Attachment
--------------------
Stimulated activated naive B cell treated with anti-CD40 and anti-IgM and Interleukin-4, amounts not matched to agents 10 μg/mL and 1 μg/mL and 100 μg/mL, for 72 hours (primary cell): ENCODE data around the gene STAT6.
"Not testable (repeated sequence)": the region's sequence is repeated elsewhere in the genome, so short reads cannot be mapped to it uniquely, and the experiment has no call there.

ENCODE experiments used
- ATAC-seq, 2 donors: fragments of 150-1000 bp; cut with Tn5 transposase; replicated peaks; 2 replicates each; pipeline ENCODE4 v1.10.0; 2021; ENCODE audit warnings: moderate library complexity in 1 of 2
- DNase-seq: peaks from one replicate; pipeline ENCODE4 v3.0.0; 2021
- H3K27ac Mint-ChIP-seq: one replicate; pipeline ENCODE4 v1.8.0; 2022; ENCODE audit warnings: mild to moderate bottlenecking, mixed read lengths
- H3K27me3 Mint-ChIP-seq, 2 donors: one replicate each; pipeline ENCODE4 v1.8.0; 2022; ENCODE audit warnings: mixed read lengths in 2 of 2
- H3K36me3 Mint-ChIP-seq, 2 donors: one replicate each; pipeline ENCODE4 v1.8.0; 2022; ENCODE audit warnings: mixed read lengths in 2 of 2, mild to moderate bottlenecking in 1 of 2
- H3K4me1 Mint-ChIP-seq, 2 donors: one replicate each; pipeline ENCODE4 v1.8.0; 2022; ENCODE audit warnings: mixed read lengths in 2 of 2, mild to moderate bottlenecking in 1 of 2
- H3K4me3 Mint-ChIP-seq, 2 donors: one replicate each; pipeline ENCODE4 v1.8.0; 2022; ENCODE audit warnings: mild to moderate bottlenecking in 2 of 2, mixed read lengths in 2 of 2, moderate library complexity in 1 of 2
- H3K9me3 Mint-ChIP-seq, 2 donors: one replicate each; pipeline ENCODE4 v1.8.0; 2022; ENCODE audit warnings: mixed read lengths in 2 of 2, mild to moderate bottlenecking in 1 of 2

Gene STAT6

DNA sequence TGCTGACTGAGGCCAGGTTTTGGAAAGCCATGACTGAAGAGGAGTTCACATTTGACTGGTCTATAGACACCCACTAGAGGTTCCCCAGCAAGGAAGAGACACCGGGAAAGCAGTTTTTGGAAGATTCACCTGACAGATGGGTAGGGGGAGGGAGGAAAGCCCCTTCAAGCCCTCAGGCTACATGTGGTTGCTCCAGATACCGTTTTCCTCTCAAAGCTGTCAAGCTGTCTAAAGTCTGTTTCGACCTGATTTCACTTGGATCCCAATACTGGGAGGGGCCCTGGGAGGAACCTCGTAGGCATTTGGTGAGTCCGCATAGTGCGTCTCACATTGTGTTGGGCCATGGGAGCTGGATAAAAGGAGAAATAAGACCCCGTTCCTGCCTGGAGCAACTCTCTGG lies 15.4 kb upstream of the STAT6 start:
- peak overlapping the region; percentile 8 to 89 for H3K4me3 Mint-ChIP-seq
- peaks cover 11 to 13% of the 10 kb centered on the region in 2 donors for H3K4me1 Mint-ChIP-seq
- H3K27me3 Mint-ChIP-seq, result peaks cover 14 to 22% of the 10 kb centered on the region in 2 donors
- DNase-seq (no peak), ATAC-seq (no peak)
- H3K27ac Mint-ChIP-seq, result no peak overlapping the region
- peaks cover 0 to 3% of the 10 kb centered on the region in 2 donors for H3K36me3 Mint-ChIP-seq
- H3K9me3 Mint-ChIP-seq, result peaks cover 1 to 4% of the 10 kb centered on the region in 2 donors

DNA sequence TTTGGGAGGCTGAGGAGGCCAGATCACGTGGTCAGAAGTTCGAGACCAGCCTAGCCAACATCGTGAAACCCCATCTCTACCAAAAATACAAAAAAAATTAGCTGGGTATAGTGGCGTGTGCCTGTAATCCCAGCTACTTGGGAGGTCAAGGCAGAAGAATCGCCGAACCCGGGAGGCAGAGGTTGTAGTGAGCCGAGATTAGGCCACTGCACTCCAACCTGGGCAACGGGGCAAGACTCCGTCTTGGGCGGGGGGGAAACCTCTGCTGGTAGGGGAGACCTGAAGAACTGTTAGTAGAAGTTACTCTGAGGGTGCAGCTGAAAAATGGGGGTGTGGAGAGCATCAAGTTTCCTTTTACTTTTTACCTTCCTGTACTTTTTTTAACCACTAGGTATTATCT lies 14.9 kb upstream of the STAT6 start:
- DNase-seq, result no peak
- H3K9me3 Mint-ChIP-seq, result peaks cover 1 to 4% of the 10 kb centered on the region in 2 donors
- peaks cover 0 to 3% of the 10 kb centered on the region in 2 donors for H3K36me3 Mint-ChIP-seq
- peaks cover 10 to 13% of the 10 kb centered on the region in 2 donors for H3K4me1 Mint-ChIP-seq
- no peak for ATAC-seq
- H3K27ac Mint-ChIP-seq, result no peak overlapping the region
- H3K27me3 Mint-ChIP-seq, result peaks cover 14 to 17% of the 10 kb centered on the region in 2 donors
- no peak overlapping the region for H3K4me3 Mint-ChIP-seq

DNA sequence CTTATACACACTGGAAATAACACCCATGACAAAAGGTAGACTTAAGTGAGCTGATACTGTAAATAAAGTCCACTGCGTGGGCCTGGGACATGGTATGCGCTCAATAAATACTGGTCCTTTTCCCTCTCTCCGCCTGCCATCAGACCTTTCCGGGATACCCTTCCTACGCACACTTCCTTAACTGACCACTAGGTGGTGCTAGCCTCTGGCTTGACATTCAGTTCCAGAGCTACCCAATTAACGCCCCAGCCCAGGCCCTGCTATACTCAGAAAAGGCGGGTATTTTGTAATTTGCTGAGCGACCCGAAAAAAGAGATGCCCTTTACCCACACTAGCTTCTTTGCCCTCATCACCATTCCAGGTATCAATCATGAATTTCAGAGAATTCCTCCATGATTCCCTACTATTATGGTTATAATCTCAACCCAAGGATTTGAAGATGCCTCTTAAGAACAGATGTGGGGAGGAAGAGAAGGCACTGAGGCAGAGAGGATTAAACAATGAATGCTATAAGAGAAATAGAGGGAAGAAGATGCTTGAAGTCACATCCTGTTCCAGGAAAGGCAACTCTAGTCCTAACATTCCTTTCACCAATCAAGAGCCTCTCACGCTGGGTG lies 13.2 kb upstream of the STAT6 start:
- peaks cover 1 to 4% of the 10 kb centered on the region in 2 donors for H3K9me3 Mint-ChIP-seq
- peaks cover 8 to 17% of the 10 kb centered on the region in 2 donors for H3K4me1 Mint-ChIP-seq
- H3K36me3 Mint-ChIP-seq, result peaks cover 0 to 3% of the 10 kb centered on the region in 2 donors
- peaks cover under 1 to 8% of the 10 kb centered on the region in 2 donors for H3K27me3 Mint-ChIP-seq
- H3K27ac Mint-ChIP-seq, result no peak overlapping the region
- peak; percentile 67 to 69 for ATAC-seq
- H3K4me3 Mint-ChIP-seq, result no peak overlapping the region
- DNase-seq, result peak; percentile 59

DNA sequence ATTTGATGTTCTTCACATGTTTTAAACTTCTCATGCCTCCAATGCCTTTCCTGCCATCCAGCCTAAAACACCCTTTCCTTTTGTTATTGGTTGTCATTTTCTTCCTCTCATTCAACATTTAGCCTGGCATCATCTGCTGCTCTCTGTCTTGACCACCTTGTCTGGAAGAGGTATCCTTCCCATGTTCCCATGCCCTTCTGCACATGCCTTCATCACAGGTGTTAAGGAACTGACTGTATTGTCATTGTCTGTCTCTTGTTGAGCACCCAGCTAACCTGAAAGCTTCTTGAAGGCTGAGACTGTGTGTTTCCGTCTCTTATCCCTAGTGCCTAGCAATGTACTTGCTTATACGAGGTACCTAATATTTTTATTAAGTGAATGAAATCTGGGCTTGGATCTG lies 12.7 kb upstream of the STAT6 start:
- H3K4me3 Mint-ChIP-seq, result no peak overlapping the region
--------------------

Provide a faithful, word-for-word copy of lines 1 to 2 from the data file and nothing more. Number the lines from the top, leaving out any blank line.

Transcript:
Stimulated activated naive B cell treated with anti-CD40 and anti-IgM and Interleukin-4, amounts not matched to agents 10 μg/mL and 1 μg/mL and 100 μg/mL, for 72 hours (primary cell): ENCODE data around the gene STAT6.
"Not testable (repeated sequence)": the region's sequence is repeated elsewhere in the genome, so short reads cannot be mapped to it uniquely, and the experiment has no call there.